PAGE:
Buzz Flash is hot on the case of Al Gonzales not testifying under oath. What's with that crapola? The editorial is spot on - the Dems should have walked out then and there in protest. Between that and Rove browbeating the GOPers, the hearings instantly became a sham.

And don't get me started on Bush's budget proposal. Not to mention Ralphie Reed refuses to withdraw despite demands from his party. I'm telling you, these guys are so arrogant, because they think they have the voting system rigged and they can't lose.
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Monday, February 06, 2006

All along the watchtower

ExPat Brian blogging from Singapore takes us back to the 60s and tells of his own encounters of the military surveillance kind while serving during the Vietnam War and even after he returned home.

Interestingly, although he openly smoked a lot of marijuana, as did most of the soldiers there, there wasn't a war on marijuana then. He was under investigation for listening to such subversive music as Bob Dylan and Joan Baez. Unsurprisingly, when he obtained the file under a FOIA request, many years later, it contained 200 pages of mostly lies.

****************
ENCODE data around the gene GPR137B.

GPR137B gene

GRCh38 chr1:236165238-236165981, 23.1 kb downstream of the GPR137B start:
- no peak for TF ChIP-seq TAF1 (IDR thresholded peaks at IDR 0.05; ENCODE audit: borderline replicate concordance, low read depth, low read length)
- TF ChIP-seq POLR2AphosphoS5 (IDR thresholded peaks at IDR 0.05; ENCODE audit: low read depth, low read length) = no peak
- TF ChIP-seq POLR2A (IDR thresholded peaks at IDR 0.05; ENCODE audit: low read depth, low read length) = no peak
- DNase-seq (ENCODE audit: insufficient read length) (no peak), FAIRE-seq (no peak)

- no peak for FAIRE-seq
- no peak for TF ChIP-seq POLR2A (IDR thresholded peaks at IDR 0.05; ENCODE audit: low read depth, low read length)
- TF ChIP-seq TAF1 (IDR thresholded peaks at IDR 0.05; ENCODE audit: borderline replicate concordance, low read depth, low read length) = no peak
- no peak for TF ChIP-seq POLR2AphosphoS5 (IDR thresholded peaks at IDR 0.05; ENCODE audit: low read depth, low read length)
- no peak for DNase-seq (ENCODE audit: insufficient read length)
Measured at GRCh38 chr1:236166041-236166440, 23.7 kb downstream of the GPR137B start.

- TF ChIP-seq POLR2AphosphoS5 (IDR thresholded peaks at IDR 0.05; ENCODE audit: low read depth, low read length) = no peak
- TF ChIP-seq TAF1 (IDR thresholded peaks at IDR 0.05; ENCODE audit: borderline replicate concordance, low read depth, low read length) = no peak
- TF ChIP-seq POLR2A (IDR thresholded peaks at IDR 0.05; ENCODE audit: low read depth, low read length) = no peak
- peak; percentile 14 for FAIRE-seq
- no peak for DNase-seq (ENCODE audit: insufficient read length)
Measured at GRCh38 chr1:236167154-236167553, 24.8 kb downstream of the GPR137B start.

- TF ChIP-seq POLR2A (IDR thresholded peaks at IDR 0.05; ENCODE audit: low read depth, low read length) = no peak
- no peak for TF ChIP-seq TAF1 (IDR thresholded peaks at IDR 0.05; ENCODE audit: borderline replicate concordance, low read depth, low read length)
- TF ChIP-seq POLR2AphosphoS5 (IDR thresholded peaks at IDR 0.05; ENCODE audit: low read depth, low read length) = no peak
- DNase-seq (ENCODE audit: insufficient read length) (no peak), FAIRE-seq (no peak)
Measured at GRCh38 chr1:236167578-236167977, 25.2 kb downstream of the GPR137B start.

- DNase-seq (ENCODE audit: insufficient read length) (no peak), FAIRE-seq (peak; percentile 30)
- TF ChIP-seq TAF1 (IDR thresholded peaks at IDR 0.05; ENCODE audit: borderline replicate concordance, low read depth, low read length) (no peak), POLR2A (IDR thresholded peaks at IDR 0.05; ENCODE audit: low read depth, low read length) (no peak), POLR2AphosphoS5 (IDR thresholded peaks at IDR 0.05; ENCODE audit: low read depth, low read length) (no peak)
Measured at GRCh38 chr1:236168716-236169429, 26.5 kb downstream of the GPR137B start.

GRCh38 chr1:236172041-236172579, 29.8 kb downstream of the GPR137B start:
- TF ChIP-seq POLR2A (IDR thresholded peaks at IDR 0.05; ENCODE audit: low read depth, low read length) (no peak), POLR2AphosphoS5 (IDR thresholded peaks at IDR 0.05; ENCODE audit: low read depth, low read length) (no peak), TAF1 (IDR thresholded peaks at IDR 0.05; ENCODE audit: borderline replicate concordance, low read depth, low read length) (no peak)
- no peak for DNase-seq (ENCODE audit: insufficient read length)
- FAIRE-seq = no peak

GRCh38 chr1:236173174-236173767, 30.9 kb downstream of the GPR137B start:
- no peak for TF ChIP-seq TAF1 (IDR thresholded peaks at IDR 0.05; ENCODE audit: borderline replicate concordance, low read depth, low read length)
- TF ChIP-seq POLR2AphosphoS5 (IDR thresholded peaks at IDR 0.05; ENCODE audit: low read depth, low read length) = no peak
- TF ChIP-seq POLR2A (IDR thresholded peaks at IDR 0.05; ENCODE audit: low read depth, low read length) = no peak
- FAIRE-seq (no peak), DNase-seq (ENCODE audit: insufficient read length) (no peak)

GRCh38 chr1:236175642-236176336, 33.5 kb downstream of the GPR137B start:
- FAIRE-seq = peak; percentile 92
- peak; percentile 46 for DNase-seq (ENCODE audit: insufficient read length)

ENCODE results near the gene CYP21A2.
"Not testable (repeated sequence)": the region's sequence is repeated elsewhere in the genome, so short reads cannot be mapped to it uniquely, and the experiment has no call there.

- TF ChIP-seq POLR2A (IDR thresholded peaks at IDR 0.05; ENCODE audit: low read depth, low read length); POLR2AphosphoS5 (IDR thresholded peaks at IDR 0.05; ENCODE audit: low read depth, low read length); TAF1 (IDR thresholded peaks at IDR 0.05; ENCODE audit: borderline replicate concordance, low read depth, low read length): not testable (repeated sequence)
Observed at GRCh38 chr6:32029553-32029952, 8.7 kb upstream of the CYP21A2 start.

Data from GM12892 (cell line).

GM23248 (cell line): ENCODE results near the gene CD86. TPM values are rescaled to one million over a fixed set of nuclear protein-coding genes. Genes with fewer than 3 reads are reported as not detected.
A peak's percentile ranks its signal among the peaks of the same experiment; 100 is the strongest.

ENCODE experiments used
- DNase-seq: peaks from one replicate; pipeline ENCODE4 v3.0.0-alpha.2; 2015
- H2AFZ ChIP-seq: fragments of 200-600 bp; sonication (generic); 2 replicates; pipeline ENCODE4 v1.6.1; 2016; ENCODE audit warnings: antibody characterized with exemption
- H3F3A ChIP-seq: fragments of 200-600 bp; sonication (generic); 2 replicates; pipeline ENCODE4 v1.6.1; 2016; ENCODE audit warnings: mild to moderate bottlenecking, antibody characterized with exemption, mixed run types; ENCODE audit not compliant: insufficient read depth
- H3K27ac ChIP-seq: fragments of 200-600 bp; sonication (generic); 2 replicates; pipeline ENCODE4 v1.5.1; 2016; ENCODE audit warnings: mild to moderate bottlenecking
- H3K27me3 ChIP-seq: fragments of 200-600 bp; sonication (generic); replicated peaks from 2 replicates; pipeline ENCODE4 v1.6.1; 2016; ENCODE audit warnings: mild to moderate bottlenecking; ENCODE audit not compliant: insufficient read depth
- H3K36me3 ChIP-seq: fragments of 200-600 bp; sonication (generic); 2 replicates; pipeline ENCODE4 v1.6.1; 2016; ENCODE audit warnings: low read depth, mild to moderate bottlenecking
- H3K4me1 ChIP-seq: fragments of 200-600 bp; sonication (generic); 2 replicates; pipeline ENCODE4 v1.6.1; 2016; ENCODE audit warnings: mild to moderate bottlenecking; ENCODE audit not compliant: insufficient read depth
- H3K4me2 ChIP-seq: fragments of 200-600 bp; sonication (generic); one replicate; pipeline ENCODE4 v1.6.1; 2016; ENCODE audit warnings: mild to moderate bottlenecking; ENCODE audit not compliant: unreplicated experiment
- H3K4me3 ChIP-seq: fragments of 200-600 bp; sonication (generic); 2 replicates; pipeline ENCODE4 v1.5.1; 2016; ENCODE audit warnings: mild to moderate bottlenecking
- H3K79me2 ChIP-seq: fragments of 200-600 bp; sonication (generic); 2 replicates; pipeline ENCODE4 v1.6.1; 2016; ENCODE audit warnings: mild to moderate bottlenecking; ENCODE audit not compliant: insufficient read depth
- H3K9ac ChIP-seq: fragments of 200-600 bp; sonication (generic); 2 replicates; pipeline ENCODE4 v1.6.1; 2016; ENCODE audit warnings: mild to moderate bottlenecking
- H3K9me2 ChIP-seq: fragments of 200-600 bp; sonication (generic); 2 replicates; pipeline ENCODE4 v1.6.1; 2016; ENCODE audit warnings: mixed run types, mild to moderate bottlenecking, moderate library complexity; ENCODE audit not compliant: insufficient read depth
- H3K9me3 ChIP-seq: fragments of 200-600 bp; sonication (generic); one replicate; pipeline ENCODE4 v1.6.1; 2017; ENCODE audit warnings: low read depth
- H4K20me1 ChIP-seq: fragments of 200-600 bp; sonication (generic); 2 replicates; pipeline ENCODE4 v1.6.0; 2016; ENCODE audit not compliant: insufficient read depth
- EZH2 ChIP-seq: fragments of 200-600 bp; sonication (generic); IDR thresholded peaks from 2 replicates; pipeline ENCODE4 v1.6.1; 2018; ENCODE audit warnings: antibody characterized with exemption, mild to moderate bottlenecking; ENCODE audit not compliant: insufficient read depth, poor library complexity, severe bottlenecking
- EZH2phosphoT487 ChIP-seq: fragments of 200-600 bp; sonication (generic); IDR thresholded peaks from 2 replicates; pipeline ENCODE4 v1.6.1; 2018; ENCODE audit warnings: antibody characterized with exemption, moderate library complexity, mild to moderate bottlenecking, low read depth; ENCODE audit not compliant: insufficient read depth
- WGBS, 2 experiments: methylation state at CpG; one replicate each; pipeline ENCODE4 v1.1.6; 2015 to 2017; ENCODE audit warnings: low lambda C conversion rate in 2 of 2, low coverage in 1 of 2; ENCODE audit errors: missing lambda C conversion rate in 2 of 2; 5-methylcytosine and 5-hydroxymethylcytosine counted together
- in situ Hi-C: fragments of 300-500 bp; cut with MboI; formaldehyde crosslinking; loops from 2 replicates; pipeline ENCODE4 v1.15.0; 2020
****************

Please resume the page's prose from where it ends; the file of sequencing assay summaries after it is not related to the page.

Interesting story and a good reminder that we fought this fascist mindset under Nixon and won. We can beat back this White House too.
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KBR awarded contract for US concentration camp construction

Here's a bit of under-reported news that's sure to cause some insomnia for those who still cherish our civil rights. The federal government has awarded a $385 million contract for the construction of "temporary detention facilities" to KBR, a subsidiary of Halliburton, for use in an "immigration emergency." One U.S. Immigration official notes such an "emergency might be "an upheaval in another country that would cause mass migration." Yeah, I bet that's what Hitler said when he built the concentration camps. It's not much of a stretch to imagine how handy these camps would be to "house" political enemies in the event of the declaration of martial law.

They already have thousands of berths across the U.S. for the purpose of interring illegal immigrants and if they need more prison space, they could release the hundreds of thousands of non-violent drug offenders currently incarcerated our largest gulag in the world, into treatment programs. A strategy that has recently been proven to save money and contribute to the public safety.